> the first ones used threads, semaphores through python's multiprocessing.Pipe implementation.
I stopped reading when I came across this.
Honestly - why are people trying to do things that need guarantees with python?
because we have an extremely limited amount of time as an additional requirement, and we can always rewrite critical portions or later the entire application in c once we have delivered a working system that means that the client can get some money in and can therefore stay in business.
also i worked with david and we benchmarked python-lmdb after adding in support for looped sequential "append" mode and got a staggering performance metric of 900,000 100-byte key/value pairs, and a sequential read performance of 2.5 MILLION records. the equivalent c benchmark is only around double those numbers. we don't *need* the dramatic performance increase that c would bring if right now, at this exact phase of the project, we are targetting something that is 1/10th to 1/5th the performance of c.
so if we want to provide the client with a product *at all*, we go with python.
but one thing that i haven't pointed out is that i am an experienced linux python and c programmer, having been the lead developer of samba tng back from 1997 to 2000. i simpy transferred all of the tricks that i know involving while-loops around non-blocking sockets and so on over to python.
The fact you have strict timing guarantees means you should be using a realtime kernel and realtime threads with a dedicated network card and dedicated processes on IRQs for that card.
we don't have anything like that [strict timing guarantees] - not for the data itself. the data comes in on a 15 second delay (from the external source that we do not have control over) so a few extra seconds delay is not going to hurt.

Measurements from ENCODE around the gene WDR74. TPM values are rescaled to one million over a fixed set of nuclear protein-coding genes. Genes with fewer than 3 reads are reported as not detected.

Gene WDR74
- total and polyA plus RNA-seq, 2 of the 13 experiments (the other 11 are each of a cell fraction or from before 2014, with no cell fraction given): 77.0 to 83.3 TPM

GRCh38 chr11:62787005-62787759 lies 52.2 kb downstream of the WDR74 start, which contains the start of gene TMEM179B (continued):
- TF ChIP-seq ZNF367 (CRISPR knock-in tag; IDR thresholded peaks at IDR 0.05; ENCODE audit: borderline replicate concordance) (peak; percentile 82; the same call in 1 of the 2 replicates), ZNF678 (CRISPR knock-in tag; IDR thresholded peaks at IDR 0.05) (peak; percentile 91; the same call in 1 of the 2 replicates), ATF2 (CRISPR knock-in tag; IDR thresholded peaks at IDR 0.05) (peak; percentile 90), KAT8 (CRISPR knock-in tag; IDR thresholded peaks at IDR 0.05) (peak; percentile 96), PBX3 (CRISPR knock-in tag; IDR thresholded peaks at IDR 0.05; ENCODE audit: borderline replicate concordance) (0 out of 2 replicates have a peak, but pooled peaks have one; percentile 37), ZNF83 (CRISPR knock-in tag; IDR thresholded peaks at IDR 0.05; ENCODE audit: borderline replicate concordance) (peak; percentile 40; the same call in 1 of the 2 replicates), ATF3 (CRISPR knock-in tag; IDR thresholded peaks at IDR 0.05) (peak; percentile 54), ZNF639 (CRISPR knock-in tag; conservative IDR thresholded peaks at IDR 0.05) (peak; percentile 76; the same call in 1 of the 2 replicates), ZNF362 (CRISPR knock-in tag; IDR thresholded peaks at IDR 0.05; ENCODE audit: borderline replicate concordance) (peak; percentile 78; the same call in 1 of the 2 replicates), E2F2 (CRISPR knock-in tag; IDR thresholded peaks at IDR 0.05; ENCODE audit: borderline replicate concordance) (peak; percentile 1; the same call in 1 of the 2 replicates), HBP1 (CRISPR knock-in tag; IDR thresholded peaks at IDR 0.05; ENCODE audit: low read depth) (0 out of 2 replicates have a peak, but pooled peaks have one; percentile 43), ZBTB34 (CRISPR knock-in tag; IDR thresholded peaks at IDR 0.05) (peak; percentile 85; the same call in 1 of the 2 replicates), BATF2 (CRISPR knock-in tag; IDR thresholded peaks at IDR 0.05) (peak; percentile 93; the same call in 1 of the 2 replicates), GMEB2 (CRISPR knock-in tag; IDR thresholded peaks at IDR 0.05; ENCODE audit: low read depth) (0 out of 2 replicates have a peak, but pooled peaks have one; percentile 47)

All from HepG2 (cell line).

so although we need the real-time response to handle the incoming data, we _don't_ need the real-time capability beyond that point.
Take the incoming messages from UDP and post them on a message bus should be step one so that you don't lose them.
.... you know, i think this is extremely sensible advice (which i have heard from other sources) so it is good to have that confirmed... my concerns are as follows:
* how do you then ensure that the process receiving the incoming UDP messages is high enough priority to make sure that the packets are definitely, definitely received?
* what support from the linux kernel is there to ensure that this happens?
* is there a system call which makes sure that data received on a UDP socket *guarantees* that the process receiving it is woken up as an absolute priority over and above all else?
* the message queue destination has to have locking otherwise it will be corrupted. what happens if the message queue that you wish to send the UDP packet to is locked by a *lower* priority process?
* what support in the linux kernel is there to get the lower priority process to have its priority temporarily increased until it lets go of the message queue on which the higher-priority task is critically dependent?
this is exactly the kind of thing that is entirely missing from the linux kernel. temporary automatic re-prioritisation was something that was added to solaris by sun microsystems quite some time ago.
to the best of my knowledge the linux kernel has absolutely no support for these kinds of very important re-prioritisation requirements.